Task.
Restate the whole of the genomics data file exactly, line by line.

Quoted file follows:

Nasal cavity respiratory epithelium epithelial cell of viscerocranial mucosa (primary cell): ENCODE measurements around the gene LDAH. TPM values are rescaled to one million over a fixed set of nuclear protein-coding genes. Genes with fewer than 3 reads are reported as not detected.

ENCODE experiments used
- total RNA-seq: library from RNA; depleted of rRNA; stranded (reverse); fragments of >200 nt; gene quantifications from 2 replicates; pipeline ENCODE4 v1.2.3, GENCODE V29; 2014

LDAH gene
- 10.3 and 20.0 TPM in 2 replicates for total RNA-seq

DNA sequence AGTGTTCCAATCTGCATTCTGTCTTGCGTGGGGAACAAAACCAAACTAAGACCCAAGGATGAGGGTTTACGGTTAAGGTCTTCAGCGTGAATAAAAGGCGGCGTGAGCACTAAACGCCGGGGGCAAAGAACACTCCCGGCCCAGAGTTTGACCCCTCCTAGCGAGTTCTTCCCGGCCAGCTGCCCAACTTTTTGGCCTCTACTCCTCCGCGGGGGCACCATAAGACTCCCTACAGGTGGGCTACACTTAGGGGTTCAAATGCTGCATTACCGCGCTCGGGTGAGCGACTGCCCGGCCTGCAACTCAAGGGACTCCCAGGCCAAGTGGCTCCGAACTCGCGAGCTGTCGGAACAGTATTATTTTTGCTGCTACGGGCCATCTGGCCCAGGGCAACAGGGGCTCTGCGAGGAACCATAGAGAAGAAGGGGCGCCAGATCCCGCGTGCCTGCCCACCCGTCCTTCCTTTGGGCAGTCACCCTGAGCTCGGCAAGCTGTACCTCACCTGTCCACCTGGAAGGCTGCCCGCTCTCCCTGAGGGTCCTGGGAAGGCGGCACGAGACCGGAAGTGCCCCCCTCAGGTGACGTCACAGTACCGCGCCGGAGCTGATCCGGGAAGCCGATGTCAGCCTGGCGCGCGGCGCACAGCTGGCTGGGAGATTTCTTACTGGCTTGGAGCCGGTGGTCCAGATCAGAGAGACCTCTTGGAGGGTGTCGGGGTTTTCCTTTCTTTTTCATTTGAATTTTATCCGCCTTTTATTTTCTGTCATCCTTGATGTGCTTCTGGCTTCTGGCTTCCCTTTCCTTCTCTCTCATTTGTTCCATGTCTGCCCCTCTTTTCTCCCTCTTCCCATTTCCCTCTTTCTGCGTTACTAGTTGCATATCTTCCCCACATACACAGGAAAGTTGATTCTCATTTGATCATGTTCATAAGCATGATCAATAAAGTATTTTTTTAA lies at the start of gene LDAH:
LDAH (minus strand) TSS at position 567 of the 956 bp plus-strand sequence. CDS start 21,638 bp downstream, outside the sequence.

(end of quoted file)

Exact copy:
Nasal cavity respiratory epithelium epithelial cell of viscerocranial mucosa (primary cell): ENCODE measurements around the gene LDAH. TPM values are rescaled to one million over a fixed set of nuclear protein-coding genes. Genes with fewer than 3 reads are reported as not detected.

ENCODE experiments used
- total RNA-seq: library from RNA; depleted of rRNA; stranded (reverse); fragments of >200 nt; gene quantifications from 2 replicates; pipeline ENCODE4 v1.2.3, GENCODE V29; 2014

LDAH gene
- 10.3 and 20.0 TPM in 2 replicates for total RNA-seq

DNA sequence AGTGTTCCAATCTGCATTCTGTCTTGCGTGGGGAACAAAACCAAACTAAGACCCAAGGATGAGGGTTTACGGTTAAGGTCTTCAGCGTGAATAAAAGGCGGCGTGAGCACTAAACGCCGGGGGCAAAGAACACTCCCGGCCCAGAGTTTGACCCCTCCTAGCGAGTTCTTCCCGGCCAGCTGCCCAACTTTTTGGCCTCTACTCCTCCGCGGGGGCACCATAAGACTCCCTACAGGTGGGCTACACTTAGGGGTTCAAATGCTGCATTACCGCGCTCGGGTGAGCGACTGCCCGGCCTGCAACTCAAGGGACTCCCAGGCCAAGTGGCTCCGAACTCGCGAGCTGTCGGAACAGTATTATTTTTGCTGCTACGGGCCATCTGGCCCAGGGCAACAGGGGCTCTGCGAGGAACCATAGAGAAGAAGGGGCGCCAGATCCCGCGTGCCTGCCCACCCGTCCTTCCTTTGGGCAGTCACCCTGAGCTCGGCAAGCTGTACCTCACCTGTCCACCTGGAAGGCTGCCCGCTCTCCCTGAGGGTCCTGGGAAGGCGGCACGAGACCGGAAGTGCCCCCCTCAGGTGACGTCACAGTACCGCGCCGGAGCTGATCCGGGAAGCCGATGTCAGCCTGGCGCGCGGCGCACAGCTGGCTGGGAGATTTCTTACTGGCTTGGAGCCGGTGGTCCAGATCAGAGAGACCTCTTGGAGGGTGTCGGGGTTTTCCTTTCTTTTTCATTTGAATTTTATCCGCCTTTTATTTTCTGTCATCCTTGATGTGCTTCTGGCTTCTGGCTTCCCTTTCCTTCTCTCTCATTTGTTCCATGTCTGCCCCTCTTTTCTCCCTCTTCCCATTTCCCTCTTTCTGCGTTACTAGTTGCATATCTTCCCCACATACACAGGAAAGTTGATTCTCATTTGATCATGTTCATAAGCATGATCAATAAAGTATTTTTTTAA lies at the start of gene LDAH:
LDAH (minus strand) TSS at position 567 of the 956 bp plus-strand sequence. CDS start 21,638 bp downstream, outside the sequence.